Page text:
August 1, 2001
The Daily Prospectus
What I find interesting is the teams that stood pat.
Of the 30 major-league teams, just five sat idle over the past week. Of those, one is the best team in baseball, two are edge contenders for the postseason, and two are out of contention and should be focusing on the 2002 season. Let's take them one at a time:
Seattle Mariners: By far the most interesting case is that of the Mariners, who have the best record in baseball and can begin setting up their Division Series rotation. Despite their chasing the single-season record for wins, though, the Ms have shown some vulnerability of late, in the absence of Edgar Martinez. Since their DH went on the disabled list July 16 with a strained left quad, the Mariners have scored just 4.5 runs per game, well below their average of 6.0 prior to the injury.
Martinez is the Ms best hitter, and a critical part of a lineup that already carries too many non-contributors in Dan Wilson, David Bell, Al Martin, and Carlos Guillen. As good as the Mariners have been, they really could use one more hitter to play third base or left field, even after Martinez returns. They elected to hold on to their pitching depth at the deadline, but it would not be surprising to see them dip into it in August to make a waiver deal.
Anaheim Angels: The Angels are floating around the fringe of the American League wild-card chase on the strength of a strong, albeit largely unknown, rotation, one that ranks third in the AL according to Michael Wolverton's Support-Neutral metrics. Their bullpen, other than Troy Percival, is just as anonymous and just as effective, also ranking third in the league.
Like the Mariners, the Angels could use another bat. They've been getting by on offense thanks to some random performances by players like Benji Gil (.308 EqA) and Shawn Wooten (.295 EqA), but they desperately need a first baseman or DH with power and plate discipline. Unlike the Ms, though, the Angels don't have much to offer in trade, the result of years of terrible drafting and a lack of investment in overseas talent development.
As they did last year, the Angels will likely stay around the edge of the wild-card race, never getting closer than three or four games but never having the extended losing streak that would knock them out of contention. The franchise continues to sit in baseball's purgatory: mid-payroll, mid-talent, and mid-performance, all adding up to seasons of semi-contention and fan apathy.
Florida Marlins: The Marlins' refusal to do anything at the trade deadline was perhaps a reaction to the team's ill-timed four-game losing streak. They remain just 6 1/2 games out of the wild-card, and the same distance behind the Braves in the NL East, so they clearly can still be a factor over the next two months.
The Marlins have just one glaring hole, right field, where Eric Owens has been one of the worst regulars in the league. In the absence of Preston Wilson, though, Kevin Millar has gotten regular playing time and done what he's always done: hit. His ..315/.362/.535 performance has been a big part of the Marlins' surge over .500. When Wilson returns, Owens should be returned to the fourth-outfielder role for which he's suited, with Millar keeping his regular job.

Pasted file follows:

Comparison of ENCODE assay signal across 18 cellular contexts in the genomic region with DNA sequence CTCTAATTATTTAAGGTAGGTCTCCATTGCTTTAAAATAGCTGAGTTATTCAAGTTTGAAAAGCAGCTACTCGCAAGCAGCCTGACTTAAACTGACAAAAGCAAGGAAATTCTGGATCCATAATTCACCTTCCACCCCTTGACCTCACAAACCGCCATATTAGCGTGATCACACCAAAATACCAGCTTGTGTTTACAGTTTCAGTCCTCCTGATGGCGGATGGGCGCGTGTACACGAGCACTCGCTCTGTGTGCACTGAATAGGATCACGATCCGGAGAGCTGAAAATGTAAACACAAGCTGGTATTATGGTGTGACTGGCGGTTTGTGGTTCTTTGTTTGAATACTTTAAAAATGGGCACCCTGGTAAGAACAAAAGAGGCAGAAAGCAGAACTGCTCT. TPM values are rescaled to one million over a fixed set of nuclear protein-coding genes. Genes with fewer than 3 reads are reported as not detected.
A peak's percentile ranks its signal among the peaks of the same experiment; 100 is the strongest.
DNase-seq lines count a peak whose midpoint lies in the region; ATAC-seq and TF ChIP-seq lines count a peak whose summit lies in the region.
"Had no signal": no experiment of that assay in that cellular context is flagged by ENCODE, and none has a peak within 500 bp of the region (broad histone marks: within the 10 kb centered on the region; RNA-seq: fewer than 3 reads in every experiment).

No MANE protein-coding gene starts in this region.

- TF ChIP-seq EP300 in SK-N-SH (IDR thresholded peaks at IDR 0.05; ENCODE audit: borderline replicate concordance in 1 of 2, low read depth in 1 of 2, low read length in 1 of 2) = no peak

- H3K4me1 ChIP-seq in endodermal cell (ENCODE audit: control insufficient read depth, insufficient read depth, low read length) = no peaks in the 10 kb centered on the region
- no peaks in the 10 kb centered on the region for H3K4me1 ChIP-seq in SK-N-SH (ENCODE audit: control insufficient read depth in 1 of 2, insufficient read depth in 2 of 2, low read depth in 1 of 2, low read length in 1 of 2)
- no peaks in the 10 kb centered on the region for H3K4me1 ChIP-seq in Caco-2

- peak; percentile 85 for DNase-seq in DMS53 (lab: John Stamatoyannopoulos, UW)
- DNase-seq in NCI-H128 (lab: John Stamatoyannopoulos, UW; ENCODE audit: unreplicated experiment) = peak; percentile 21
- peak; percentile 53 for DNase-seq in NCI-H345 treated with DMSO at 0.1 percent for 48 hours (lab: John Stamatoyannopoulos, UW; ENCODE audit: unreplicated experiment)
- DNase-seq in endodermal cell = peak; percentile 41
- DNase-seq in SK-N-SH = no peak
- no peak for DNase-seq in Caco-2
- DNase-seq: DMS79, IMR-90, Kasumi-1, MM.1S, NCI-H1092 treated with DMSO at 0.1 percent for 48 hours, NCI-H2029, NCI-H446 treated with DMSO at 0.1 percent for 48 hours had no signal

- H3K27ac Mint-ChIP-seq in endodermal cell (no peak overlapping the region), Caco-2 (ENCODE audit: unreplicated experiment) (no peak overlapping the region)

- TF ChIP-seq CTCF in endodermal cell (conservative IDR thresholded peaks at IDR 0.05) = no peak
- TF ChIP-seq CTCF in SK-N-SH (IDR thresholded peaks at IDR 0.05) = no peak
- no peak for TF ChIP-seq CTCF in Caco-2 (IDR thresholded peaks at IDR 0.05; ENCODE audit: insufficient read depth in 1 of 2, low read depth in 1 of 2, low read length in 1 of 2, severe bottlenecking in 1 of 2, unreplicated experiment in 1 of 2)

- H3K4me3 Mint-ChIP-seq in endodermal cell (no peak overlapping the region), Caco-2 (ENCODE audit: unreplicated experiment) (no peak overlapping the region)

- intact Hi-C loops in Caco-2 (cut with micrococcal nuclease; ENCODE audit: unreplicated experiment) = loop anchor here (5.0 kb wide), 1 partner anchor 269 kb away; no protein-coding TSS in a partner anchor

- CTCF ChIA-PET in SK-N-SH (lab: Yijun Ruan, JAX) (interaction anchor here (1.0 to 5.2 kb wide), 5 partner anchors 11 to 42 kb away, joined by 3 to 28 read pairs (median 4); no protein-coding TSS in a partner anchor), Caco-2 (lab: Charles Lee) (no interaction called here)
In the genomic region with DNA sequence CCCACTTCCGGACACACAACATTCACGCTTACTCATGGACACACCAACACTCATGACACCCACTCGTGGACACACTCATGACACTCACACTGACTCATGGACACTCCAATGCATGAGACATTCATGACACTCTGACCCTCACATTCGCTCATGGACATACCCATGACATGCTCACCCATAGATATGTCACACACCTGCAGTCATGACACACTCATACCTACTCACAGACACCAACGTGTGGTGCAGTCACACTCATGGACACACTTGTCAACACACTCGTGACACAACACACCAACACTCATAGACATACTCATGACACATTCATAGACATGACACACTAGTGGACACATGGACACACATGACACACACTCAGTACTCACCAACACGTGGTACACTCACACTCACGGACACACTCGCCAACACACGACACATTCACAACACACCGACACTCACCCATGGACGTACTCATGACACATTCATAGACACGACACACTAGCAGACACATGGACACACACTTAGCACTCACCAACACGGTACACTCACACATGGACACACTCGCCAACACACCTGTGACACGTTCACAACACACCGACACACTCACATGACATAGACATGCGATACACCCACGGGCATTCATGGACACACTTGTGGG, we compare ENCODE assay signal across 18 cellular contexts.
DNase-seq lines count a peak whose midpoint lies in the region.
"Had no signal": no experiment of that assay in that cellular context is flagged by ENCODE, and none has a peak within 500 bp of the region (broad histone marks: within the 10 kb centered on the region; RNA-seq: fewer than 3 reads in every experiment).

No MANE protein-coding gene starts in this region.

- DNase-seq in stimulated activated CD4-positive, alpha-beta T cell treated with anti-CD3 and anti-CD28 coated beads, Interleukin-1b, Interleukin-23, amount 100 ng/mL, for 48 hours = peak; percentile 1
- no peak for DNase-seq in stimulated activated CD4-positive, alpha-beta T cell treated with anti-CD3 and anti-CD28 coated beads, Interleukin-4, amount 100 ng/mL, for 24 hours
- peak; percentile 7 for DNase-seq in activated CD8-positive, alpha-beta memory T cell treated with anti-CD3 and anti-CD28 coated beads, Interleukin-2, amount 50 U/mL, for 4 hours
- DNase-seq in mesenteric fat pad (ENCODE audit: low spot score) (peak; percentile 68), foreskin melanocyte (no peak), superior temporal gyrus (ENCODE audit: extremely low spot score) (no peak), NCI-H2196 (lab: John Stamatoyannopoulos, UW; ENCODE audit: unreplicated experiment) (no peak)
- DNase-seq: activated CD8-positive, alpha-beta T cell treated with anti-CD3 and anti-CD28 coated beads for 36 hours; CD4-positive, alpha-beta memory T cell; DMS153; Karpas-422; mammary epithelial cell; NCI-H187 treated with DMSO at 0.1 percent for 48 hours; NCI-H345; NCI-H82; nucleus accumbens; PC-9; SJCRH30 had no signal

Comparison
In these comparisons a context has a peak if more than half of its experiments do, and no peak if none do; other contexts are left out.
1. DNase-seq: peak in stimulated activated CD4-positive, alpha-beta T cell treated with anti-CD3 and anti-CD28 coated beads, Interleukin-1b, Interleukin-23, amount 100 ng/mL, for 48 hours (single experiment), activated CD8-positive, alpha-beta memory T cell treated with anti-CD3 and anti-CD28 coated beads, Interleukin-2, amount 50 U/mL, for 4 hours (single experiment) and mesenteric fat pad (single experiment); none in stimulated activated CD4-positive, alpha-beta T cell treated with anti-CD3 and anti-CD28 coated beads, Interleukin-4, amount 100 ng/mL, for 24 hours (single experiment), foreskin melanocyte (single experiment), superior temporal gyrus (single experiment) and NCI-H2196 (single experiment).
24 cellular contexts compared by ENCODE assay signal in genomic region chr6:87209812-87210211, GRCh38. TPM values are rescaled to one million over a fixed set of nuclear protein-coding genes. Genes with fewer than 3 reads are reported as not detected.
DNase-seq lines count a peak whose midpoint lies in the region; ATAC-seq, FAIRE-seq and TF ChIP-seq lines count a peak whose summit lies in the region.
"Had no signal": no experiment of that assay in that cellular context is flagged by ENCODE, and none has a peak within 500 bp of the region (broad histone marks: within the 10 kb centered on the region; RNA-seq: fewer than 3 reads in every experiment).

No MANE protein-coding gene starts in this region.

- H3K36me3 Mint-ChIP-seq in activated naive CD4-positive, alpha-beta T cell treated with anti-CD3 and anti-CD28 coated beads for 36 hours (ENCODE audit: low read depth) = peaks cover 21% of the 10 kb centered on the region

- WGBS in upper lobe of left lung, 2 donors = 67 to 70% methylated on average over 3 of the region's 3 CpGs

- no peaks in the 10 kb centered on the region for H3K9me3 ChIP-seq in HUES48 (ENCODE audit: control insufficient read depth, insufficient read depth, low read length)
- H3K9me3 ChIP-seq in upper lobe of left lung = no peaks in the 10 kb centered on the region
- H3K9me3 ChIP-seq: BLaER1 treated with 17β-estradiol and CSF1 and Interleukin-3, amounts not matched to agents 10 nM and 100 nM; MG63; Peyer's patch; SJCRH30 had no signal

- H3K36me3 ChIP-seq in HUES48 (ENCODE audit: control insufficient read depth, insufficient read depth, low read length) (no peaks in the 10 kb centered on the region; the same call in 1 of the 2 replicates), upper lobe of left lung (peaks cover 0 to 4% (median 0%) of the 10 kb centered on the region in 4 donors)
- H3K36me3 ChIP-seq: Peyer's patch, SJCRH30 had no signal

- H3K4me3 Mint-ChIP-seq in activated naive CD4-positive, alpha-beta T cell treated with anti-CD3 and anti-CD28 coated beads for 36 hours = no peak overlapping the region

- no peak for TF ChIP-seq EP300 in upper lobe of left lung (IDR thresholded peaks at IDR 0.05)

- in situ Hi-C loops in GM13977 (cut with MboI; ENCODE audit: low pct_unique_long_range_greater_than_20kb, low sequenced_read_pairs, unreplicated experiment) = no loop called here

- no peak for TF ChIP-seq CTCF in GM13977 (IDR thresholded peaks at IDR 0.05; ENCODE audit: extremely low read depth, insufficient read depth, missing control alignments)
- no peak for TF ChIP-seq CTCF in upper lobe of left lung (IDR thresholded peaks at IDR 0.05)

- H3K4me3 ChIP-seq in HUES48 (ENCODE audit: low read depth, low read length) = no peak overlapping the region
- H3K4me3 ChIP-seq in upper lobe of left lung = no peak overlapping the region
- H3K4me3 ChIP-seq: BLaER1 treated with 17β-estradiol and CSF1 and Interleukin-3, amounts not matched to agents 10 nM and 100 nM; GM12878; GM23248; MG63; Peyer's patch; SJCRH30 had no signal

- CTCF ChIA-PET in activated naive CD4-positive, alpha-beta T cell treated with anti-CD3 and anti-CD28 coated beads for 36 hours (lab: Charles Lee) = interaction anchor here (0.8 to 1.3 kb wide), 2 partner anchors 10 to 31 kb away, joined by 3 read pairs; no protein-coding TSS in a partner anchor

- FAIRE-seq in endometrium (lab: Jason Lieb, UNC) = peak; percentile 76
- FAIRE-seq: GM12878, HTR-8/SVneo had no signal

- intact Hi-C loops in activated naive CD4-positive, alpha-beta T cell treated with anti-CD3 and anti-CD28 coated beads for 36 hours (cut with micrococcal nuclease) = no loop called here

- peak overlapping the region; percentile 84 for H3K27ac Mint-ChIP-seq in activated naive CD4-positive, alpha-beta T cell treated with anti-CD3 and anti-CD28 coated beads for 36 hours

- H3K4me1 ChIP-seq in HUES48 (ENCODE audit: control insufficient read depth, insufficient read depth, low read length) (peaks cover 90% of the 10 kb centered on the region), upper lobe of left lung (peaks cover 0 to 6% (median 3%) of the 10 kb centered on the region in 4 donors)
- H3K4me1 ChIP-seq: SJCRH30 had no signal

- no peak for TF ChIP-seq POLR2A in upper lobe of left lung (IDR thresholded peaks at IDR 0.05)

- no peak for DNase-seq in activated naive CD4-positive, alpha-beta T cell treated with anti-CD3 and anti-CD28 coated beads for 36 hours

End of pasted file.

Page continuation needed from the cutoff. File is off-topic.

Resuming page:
The Fish could use another bat off the bench, as well as a power arm or two in the bullpen, but it appears that Dave Dombrowski is disinclined to trade prospects for those types of players. It's hard to argue with that strategy, especially when you see the exorbitant prices paid for middle relievers like David Weathers.
Toronto Blue Jays: The Blue Jays were involved in the juiciest rumors over the past few days, with talk of three-way and even four-way deals flying. In the end they did nothing, and are left with a dysfunctional roster.
One of the Jays' problems appears to be that they wanted too much. In at least one case--their efforts to trade Shannon Stewart to the Twins--their asking price was astronomical, two of the organization's top prospects. Given Stewart's limitations, cost, and the prices paid in trade for comparable talent, it's no wonder that the Jays found themselves on the outside looking in at 4 p.m. yesterday.
Cincinnati Reds: The Reds did make one deal in the post-All-Star break period, sending Alex Ochoa to the Rockies for Todd Walker. Deals involving Dmitri Young and Pokey Reese never materialized, however, and the Reds remain caught in the awkward position of trying to move from non-contender to contender while not alienating their best, and most mercurial, player, Ken Griffey Jr.
The notion that the Reds would somehow be stripping their roster by trading players the caliber of Young and Reese is laughable. Young is a decent hitter, nothing more, while Reese is a defensive replacement masquerading as a regular. If they're among a team's best players, that's a sign that the team isn't very good. Jim Bowden needs to grit his teeth and get what he can for the two.
Finally, I'd like to pass along our sympathies to the families and friends of Gerik Baxter and Mark Hilde. The two young players--Baxter a Padres prospect, Hilde an A's draftee--died Sunday when Baxter's truck blew a tire as they drove through the Mojave Desert.
Joe Sheehan is an author of Baseball Prospectus. You can contact him by clicking here.